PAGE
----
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article imageRape - Is it Becoming South Africa's ''National Sport''?

By Tobias Grauheding     May 30, 2001 in Technology
JOHANNESBURG - (dpa) - "There is a war being waged here against women and children," states Charlene Smith with an edge of bitterness in her voice.

The journalist from Johannesburg is one of the many victims of rape, the crime which toward the end of the 1990s catapulted South Africa to the top of the world list in crime statistics.

In 1997, the national Equal Rights Commission determined that every 26 seconds, a woman or child was being raped in South Africa.

And things are getting worse," Smith states. Each day the newspapers are filled with such reports, even though only the most spectacular ones - such as the rapes of a four-year-old child or of an 83-year-old woman - make the news.

In 1999, 42-year-old Charlene Smith became one of the estimated 1.6 million annual victims of rape. Since then, she has become one of the best-known activists in the country against this form of human degradation.

South African police estimated in 1997 that one out of every two among the country's 20 million women will become a victim of rape. The way things stand today, four years later, can only be guessed at, for there are no current statistics.

Since last year no further crime statistics have been reported, the official reason being that the country's office of statistics was being reorganized. But scarcely anyone believes this.

Smith says that the crime figures were so devastating that "the government feared for the loss of foreign investors and tourists".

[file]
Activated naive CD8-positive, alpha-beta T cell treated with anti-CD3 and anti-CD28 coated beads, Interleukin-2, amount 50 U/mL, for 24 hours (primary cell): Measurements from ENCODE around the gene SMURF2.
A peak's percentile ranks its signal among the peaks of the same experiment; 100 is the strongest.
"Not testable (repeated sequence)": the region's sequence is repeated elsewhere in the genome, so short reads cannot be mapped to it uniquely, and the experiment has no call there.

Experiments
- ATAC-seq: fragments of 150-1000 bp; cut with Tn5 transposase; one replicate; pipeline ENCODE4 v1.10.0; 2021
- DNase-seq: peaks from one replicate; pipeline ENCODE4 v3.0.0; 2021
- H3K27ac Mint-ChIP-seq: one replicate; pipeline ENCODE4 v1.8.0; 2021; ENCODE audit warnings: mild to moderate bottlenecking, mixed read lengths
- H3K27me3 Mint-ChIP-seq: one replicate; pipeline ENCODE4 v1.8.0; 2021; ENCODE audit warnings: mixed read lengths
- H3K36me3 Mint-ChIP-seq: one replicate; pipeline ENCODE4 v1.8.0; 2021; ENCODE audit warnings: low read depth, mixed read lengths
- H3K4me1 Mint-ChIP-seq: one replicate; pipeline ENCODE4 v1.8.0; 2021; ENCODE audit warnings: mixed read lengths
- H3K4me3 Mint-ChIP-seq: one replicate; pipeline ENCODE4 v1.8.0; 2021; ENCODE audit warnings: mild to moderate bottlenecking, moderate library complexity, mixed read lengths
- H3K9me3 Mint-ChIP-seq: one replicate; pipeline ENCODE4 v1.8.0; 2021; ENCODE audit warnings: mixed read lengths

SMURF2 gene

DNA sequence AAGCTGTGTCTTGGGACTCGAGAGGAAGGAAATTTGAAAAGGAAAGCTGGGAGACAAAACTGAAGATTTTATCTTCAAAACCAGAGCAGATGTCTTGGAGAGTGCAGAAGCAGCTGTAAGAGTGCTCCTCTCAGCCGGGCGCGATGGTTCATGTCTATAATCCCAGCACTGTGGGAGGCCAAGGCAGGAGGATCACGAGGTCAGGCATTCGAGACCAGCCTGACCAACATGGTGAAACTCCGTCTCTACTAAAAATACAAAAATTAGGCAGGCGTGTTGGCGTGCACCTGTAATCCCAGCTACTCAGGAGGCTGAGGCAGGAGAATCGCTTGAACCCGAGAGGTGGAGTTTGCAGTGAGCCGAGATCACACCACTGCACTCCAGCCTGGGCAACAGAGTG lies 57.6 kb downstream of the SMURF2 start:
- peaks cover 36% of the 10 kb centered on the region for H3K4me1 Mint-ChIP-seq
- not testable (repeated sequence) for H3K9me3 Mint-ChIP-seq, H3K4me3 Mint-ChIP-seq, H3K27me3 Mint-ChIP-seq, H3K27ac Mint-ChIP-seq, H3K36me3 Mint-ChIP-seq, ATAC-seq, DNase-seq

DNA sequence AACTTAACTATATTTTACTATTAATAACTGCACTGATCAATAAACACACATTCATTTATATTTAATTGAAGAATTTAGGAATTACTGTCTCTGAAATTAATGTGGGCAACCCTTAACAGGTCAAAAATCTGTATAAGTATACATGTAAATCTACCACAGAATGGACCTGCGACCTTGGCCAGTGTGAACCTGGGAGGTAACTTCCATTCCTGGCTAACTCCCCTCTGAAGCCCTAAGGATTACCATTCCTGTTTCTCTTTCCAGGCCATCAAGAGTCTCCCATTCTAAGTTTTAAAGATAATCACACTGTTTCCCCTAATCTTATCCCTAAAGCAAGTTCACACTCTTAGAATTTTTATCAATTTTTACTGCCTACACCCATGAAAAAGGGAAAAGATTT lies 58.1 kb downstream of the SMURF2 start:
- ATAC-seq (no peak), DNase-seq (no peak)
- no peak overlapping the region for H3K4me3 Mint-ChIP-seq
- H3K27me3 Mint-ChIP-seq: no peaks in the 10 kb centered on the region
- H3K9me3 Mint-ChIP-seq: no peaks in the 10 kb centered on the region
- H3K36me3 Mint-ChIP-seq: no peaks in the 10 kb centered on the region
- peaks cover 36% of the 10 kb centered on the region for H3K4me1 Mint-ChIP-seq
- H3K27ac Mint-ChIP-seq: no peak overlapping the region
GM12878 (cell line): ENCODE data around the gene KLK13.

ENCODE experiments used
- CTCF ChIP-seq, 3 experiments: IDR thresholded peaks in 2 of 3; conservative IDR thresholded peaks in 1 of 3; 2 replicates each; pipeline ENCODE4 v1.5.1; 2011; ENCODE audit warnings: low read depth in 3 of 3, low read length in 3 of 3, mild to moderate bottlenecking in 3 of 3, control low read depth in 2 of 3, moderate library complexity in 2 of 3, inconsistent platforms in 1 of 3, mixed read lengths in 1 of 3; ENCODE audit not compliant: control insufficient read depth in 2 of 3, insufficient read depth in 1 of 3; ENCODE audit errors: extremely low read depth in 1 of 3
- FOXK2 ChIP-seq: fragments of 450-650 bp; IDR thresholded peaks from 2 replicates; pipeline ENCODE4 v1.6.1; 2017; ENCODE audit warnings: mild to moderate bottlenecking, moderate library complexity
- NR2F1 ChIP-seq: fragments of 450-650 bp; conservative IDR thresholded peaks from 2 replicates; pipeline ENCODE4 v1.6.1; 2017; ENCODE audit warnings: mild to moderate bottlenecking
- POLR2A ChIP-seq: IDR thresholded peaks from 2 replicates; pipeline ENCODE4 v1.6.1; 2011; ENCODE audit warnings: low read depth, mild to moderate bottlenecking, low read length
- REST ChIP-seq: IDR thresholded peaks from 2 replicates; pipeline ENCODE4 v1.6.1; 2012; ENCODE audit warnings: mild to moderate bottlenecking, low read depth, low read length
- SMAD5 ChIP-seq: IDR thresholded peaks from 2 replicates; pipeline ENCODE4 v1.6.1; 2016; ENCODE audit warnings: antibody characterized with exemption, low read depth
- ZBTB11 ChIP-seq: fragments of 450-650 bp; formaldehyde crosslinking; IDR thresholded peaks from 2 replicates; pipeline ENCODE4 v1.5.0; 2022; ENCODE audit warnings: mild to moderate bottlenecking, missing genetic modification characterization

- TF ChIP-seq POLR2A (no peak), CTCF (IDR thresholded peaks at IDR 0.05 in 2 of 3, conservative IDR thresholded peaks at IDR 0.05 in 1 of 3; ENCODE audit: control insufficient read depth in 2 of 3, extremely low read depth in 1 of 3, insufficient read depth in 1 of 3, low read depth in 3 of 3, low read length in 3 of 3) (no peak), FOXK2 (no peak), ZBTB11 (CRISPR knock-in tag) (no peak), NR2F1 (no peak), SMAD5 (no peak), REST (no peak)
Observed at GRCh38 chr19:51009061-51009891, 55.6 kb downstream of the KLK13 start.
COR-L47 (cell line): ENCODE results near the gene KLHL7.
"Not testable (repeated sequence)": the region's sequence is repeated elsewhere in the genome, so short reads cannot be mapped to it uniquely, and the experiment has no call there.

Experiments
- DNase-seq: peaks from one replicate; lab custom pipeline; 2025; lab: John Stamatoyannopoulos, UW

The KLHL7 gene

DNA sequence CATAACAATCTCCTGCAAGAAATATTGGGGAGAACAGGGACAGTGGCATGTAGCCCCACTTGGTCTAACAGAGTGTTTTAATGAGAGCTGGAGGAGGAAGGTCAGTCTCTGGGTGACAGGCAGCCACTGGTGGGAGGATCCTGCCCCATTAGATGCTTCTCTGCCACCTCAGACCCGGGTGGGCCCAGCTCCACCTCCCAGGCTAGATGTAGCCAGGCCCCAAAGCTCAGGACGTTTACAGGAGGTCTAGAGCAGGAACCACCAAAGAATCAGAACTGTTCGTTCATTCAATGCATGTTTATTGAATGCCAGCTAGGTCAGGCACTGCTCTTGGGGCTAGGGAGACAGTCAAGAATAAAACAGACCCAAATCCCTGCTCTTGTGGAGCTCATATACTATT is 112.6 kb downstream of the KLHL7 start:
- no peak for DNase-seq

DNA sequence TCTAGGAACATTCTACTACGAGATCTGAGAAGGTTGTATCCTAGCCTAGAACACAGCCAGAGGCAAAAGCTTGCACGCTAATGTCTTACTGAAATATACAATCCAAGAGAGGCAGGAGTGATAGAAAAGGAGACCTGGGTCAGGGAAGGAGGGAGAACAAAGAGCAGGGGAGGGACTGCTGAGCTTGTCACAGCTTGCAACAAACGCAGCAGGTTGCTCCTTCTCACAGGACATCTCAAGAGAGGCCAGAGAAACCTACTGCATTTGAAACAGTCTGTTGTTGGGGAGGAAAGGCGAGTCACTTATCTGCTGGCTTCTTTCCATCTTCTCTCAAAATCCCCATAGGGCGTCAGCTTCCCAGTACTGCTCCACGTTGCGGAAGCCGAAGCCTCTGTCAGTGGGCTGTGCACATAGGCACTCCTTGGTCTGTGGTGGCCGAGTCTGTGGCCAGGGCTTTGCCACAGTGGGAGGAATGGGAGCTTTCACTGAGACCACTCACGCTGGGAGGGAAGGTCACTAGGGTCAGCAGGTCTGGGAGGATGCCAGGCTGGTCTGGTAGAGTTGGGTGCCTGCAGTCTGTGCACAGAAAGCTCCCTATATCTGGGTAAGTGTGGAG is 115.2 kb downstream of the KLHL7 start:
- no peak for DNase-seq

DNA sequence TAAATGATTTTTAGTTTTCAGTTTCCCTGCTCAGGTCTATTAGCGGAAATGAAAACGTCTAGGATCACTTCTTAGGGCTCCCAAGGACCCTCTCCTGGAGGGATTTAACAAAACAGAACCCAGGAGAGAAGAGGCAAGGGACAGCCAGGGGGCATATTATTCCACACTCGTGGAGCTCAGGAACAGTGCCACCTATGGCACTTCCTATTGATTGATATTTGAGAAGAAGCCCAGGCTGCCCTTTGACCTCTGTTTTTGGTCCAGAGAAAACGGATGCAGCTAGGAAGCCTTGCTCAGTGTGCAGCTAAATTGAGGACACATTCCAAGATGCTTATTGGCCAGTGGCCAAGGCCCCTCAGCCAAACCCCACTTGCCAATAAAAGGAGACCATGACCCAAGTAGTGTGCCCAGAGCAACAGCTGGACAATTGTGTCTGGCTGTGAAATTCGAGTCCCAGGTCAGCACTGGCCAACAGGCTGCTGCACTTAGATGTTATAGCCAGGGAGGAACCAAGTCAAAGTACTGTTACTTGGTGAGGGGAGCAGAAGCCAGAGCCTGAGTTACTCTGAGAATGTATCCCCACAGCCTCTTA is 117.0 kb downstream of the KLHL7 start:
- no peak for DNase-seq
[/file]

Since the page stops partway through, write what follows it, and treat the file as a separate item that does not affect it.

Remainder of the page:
In 1999, the number of children raped each month came to 1,300, but Smith believes that the actual figures are much higher. The reason behind such rapes is the widely-held belief that sexual intercourse with a virgin can cure the deadly AIDS virus.

Amid the steadily rising number of those infected by HIV, this problem is going to get worse," she warns.

A Johannesburg hospital estimated in 1999 that 40 per cent of the country's 20- to 29-year-old men have the HIV virus. And it is from this age group that most of the sex crime perpetrators come.

Many of them work in entire groups and rape their victim for hours at a time.

This no longer has anything to do with the (AIDS cure) myth, but has rather become a kind of 'national sport' among young men," Smith contends.

She says she is constantly hearing the argument that the dominant role of the man is a part of African culture. What goes unsaid in this is that men therefore believe that they are entitled to have power over women.

The chances for a rapist going unpunished are good. "The police are useless," Smith complains. In 1998, charges were filed for some 54,000 rapes, "but only 350 men were sentenced".

The state law and order commission estimated in 1999 that only one in 30 rapes gets reported.

Many women are afraid of going to the police," Smith said. Sometimes they were afraid of being targeted further by their tormentors, but in other cases there had been repeated reports that the police themselves raped women who turned up to report a rape.

In addition, many police officials are corrupt and will let the rapists free for a small payment, Smith adds.
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